The Massachusetts Attorney General has finalized a new regulation that will make it easier for the Attorney General to impose monetary penalties against public body members who violate the Open Meeting Law.1 Specifically, the new regulation broadens the scope of conduct that will be considered evidence of an “intentional violation” of the Law. The final regulation was filed with the Secretary of the Commonwealth on August 21, 2012 and will be published in the State Register on September 14, 2012.
Under the new regulation, evidence of an “intentional violation” of the Open Meeting Law shall include a showing that a public body or public body member “(a) acted with specific intent to violate the law; (b) acted with deliberate ignorance of the law’s requirements; or (c) was previously informed by receipt of a decision from a court of competent jurisdiction or advised by the Attorney General … that the conduct violates [the Open Meeting Law].”2 This new regulation expands the scope of violations that will be considered “intentional,” as the previous regulation did not include provisions for “specific intent” or “deliberate ignorance” on the part of public body members.3 Under the new regulation, public body members who deliberately ignore their obligations under the Open Meeting Law will be treated as if they had specifically set out to violate the Law.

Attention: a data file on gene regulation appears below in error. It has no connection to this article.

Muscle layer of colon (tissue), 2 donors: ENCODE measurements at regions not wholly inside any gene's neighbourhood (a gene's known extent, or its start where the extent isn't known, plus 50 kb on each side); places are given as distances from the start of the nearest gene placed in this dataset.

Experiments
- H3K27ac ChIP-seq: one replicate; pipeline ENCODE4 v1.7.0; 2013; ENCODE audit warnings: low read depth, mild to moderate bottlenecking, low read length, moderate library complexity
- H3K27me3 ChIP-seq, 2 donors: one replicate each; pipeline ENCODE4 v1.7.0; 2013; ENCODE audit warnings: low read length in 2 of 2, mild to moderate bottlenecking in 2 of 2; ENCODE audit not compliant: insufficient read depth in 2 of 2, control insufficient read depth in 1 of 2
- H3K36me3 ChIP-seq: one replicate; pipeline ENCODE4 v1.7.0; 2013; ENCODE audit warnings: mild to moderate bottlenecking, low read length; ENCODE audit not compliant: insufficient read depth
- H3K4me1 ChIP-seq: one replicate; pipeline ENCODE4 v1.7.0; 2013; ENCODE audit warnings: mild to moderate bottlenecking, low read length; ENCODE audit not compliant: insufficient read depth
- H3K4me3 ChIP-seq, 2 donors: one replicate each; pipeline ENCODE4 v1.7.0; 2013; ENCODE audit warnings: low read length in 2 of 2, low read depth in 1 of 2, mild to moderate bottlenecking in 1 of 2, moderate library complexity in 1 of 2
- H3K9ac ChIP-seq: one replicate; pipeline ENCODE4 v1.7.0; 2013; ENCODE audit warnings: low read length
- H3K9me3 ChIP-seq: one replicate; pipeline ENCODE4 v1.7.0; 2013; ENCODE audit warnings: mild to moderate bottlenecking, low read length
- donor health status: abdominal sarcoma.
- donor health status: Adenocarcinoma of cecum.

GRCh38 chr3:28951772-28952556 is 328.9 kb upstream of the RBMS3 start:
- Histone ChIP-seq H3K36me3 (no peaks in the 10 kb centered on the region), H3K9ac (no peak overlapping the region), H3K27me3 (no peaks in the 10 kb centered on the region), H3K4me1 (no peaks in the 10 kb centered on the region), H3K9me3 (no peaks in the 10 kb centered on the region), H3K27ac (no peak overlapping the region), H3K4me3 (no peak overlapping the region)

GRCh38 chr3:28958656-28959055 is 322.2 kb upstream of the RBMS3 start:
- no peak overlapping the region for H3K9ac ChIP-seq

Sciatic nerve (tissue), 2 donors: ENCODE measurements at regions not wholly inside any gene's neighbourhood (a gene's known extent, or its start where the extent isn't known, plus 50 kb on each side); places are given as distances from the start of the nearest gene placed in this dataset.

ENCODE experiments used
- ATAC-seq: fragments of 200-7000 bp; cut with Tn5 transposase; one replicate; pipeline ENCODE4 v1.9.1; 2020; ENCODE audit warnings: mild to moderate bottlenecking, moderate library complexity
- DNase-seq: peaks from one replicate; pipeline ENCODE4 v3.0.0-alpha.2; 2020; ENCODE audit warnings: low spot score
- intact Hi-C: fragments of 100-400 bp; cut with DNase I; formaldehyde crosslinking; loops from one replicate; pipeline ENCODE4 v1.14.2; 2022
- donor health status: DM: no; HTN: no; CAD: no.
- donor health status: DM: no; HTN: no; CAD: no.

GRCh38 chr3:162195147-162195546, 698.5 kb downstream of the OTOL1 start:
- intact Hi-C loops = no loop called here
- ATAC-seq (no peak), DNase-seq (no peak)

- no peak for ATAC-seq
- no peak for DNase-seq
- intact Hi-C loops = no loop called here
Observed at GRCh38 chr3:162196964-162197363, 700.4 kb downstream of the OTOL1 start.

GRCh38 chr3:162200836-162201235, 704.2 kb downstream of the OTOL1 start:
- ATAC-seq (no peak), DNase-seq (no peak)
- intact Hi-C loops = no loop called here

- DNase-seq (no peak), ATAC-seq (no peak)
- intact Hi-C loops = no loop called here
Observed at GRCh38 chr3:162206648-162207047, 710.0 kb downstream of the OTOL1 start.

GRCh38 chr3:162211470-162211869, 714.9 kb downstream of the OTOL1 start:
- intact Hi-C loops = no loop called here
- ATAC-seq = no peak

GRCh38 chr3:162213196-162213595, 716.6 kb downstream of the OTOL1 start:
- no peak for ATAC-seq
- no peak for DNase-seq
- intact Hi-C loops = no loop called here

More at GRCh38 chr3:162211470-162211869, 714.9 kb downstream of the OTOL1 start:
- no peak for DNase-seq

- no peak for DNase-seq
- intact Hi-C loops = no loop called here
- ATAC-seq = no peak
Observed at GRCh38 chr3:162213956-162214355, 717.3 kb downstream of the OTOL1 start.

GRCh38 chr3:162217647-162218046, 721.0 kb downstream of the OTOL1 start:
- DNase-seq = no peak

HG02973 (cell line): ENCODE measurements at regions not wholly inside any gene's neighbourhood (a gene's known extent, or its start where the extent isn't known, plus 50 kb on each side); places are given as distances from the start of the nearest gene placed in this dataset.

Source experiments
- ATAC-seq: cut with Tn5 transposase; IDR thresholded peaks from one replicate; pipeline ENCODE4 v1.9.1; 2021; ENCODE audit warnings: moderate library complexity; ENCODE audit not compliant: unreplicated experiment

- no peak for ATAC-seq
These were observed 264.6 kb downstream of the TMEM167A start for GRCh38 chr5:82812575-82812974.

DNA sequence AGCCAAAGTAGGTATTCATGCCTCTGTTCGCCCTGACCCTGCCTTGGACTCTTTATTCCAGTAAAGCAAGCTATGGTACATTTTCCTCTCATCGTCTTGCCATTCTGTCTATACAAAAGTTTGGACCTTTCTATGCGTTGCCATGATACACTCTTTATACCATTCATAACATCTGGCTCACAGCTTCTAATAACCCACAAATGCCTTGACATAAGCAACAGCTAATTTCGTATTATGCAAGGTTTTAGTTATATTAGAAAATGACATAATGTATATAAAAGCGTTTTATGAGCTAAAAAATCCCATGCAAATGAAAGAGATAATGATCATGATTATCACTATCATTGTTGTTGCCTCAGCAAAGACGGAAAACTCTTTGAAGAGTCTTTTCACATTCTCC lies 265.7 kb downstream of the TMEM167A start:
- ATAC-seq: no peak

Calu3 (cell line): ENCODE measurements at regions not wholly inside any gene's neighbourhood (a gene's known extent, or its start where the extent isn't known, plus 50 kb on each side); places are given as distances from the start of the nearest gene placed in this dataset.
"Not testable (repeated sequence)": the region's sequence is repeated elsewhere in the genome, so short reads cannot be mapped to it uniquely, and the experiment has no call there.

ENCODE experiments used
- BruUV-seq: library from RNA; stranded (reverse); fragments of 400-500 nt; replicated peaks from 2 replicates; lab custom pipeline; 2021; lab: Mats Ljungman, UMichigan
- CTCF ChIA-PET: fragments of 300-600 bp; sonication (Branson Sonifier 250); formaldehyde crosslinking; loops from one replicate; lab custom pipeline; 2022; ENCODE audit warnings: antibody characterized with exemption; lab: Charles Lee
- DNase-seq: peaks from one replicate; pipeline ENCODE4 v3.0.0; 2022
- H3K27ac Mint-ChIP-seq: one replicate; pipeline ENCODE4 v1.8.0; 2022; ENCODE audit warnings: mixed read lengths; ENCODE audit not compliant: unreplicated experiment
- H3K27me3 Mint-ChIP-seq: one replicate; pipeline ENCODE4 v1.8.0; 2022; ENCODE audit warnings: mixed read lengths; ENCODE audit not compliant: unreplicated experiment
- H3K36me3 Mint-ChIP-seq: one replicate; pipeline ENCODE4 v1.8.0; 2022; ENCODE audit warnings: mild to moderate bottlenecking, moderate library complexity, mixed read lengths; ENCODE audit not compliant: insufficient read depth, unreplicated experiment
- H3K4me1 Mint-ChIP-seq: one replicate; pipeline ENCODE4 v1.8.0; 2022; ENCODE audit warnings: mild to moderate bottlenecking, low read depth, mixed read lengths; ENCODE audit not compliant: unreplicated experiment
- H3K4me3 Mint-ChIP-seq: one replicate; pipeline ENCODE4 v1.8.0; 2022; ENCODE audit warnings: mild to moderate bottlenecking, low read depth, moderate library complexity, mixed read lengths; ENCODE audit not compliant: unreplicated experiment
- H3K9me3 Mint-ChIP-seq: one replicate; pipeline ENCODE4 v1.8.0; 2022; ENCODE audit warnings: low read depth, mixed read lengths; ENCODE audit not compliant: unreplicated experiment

The new regulation’s broad definition of “intentional violation” is of critical importance for public body members because the Attorney General may only impose monetary penalties under the Open Meeting Law for intentional violations of the Law.4 Since the new regulation expands the scope of violations that will be considered “intentional,” the new regulation increases the likelihood that monetary penalties will be imposed against public body members. In fact, the new regulation makes it clear that such monetary penalties may be imposed against public body members even if those members did not know that their conduct would violate the Open Meeting Law. Such ignorance will be considered irrelevant if the public body member deliberately remained uninformed about the requirements of the Law. Because of the heightened obligation to fully understand the requirements of the Open Meeting Law, all public body members are encouraged to seek legal advice on the Open Meeting Law before the new regulation goes into effect on September 14, 2012. Seeking such legal advice may avail public board members of a valuable defense against the imposition of monetary penalties.5